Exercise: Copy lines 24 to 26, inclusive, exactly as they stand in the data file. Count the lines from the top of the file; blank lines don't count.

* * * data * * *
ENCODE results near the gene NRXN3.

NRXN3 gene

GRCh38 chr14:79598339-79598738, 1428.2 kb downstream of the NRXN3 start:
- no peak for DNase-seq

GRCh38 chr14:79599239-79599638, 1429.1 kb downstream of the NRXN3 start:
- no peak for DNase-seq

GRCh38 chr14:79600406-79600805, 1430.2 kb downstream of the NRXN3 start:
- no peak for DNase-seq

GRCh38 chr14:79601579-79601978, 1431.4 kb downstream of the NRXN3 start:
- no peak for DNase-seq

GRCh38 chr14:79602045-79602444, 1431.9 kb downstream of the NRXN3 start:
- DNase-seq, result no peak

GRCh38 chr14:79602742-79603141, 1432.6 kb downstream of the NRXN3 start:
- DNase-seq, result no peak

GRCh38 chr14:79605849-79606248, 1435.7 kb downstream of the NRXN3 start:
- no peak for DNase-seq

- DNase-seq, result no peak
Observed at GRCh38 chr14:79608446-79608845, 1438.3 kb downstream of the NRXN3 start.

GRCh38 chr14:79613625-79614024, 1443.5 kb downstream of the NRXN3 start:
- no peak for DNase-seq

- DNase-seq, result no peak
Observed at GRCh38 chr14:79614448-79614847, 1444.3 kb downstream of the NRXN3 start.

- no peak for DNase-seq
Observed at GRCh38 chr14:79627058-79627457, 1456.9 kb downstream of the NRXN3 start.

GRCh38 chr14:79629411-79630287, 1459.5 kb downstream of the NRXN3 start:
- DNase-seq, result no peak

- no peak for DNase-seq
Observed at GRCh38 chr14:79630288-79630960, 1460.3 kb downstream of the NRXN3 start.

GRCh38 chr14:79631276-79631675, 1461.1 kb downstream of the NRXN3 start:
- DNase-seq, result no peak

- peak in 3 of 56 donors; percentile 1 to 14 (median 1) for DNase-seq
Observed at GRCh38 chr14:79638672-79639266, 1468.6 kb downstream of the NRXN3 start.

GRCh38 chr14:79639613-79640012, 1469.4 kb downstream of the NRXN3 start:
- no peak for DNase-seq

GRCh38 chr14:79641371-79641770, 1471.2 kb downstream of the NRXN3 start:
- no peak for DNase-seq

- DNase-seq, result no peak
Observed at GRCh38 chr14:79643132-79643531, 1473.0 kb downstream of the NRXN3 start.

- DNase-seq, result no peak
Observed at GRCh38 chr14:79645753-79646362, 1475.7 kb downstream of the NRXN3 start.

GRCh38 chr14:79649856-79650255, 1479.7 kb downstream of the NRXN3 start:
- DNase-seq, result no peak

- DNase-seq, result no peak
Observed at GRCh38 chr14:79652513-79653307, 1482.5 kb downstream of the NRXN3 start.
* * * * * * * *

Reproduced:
Observed at GRCh38 chr14:79627058-79627457, 1456.9 kb downstream of the NRXN3 start.

GRCh38 chr14:79629411-79630287, 1459.5 kb downstream of the NRXN3 start:
- DNase-seq, result no peak